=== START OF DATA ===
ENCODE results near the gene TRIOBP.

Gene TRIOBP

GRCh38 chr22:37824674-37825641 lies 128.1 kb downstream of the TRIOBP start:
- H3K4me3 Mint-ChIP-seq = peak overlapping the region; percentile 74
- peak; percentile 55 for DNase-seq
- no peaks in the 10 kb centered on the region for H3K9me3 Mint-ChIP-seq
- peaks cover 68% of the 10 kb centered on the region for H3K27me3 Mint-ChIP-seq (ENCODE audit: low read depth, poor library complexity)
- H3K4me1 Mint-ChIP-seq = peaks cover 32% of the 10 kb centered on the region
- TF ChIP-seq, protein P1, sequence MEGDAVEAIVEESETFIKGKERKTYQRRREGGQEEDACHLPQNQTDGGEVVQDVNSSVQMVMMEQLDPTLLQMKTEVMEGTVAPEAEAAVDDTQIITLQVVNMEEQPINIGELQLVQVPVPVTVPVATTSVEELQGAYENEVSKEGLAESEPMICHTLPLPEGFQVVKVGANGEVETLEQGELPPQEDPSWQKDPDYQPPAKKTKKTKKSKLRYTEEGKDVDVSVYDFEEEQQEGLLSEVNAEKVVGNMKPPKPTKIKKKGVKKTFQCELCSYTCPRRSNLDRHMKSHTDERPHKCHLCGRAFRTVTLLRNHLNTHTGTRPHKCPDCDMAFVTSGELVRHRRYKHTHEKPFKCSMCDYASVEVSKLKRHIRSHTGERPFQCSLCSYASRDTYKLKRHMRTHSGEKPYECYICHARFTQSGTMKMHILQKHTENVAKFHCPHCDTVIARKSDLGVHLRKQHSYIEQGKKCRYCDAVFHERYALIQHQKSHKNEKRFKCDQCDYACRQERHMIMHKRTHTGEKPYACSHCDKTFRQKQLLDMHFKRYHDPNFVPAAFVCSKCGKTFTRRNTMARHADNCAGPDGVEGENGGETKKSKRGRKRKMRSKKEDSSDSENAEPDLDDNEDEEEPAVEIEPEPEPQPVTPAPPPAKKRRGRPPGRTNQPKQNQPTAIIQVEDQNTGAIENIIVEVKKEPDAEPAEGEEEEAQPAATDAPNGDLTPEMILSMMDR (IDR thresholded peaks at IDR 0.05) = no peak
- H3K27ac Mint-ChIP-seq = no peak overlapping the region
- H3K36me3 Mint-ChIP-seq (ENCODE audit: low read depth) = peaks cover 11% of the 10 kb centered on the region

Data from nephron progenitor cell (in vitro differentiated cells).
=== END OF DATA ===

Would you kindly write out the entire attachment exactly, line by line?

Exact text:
ENCODE results near the gene TRIOBP.

Gene TRIOBP

GRCh38 chr22:37824674-37825641 lies 128.1 kb downstream of the TRIOBP start:
- H3K4me3 Mint-ChIP-seq = peak overlapping the region; percentile 74
- peak; percentile 55 for DNase-seq
- no peaks in the 10 kb centered on the region for H3K9me3 Mint-ChIP-seq
- peaks cover 68% of the 10 kb centered on the region for H3K27me3 Mint-ChIP-seq (ENCODE audit: low read depth, poor library complexity)
- H3K4me1 Mint-ChIP-seq = peaks cover 32% of the 10 kb centered on the region
- TF ChIP-seq, protein P1, sequence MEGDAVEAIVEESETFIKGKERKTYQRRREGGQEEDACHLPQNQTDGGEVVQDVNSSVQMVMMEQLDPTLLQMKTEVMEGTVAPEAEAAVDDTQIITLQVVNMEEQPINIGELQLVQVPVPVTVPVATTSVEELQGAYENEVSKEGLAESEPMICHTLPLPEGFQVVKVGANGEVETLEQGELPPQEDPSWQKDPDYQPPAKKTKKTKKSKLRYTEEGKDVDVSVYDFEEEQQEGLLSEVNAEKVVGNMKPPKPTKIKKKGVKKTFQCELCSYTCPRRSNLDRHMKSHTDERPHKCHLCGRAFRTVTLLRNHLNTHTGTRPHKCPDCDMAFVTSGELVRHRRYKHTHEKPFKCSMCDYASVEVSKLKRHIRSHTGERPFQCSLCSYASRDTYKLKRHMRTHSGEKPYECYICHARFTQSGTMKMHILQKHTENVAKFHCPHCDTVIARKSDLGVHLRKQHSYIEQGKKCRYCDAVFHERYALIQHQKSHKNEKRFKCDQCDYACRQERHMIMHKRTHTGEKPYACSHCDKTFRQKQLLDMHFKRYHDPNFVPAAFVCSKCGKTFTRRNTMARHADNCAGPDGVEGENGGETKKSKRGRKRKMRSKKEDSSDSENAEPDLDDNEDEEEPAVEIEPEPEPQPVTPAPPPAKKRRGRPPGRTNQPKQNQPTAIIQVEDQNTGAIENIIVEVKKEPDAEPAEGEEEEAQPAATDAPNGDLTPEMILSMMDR (IDR thresholded peaks at IDR 0.05) = no peak
- H3K27ac Mint-ChIP-seq = no peak overlapping the region
- H3K36me3 Mint-ChIP-seq (ENCODE audit: low read depth) = peaks cover 11% of the 10 kb centered on the region

Data from nephron progenitor cell (in vitro differentiated cells).